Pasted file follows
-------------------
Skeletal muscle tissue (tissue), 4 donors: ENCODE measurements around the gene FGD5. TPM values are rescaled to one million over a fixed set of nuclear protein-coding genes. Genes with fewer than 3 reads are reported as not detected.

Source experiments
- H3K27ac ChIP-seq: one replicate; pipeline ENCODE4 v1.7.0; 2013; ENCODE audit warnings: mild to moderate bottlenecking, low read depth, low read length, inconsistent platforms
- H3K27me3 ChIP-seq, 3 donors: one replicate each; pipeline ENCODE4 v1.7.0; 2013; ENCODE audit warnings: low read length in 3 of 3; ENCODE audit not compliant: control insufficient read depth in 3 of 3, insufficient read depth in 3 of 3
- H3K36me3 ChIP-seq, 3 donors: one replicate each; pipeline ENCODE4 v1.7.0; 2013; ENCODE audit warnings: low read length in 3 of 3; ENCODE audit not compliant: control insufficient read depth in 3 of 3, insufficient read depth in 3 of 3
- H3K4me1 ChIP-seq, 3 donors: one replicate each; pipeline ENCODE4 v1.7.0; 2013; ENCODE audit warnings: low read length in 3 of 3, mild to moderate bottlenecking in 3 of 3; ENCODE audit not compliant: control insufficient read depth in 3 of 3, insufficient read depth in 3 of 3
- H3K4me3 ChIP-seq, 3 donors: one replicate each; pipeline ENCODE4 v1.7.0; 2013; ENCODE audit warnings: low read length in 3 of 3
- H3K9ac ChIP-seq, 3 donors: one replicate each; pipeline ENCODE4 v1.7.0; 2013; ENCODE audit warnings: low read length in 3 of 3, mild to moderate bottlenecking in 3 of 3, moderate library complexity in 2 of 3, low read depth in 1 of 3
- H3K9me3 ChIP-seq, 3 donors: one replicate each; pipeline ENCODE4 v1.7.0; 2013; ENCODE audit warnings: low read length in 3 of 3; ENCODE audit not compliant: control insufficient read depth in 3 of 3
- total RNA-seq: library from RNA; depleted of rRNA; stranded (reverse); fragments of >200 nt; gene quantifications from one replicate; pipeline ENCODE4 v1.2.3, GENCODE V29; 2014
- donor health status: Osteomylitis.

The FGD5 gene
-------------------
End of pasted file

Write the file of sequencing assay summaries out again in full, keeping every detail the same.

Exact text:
Skeletal muscle tissue (tissue), 4 donors: ENCODE measurements around the gene FGD5. TPM values are rescaled to one million over a fixed set of nuclear protein-coding genes. Genes with fewer than 3 reads are reported as not detected.

Source experiments
- H3K27ac ChIP-seq: one replicate; pipeline ENCODE4 v1.7.0; 2013; ENCODE audit warnings: mild to moderate bottlenecking, low read depth, low read length, inconsistent platforms
- H3K27me3 ChIP-seq, 3 donors: one replicate each; pipeline ENCODE4 v1.7.0; 2013; ENCODE audit warnings: low read length in 3 of 3; ENCODE audit not compliant: control insufficient read depth in 3 of 3, insufficient read depth in 3 of 3
- H3K36me3 ChIP-seq, 3 donors: one replicate each; pipeline ENCODE4 v1.7.0; 2013; ENCODE audit warnings: low read length in 3 of 3; ENCODE audit not compliant: control insufficient read depth in 3 of 3, insufficient read depth in 3 of 3
- H3K4me1 ChIP-seq, 3 donors: one replicate each; pipeline ENCODE4 v1.7.0; 2013; ENCODE audit warnings: low read length in 3 of 3, mild to moderate bottlenecking in 3 of 3; ENCODE audit not compliant: control insufficient read depth in 3 of 3, insufficient read depth in 3 of 3
- H3K4me3 ChIP-seq, 3 donors: one replicate each; pipeline ENCODE4 v1.7.0; 2013; ENCODE audit warnings: low read length in 3 of 3
- H3K9ac ChIP-seq, 3 donors: one replicate each; pipeline ENCODE4 v1.7.0; 2013; ENCODE audit warnings: low read length in 3 of 3, mild to moderate bottlenecking in 3 of 3, moderate library complexity in 2 of 3, low read depth in 1 of 3
- H3K9me3 ChIP-seq, 3 donors: one replicate each; pipeline ENCODE4 v1.7.0; 2013; ENCODE audit warnings: low read length in 3 of 3; ENCODE audit not compliant: control insufficient read depth in 3 of 3
- total RNA-seq: library from RNA; depleted of rRNA; stranded (reverse); fragments of >200 nt; gene quantifications from one replicate; pipeline ENCODE4 v1.2.3, GENCODE V29; 2014
- donor health status: Osteomylitis.

The FGD5 gene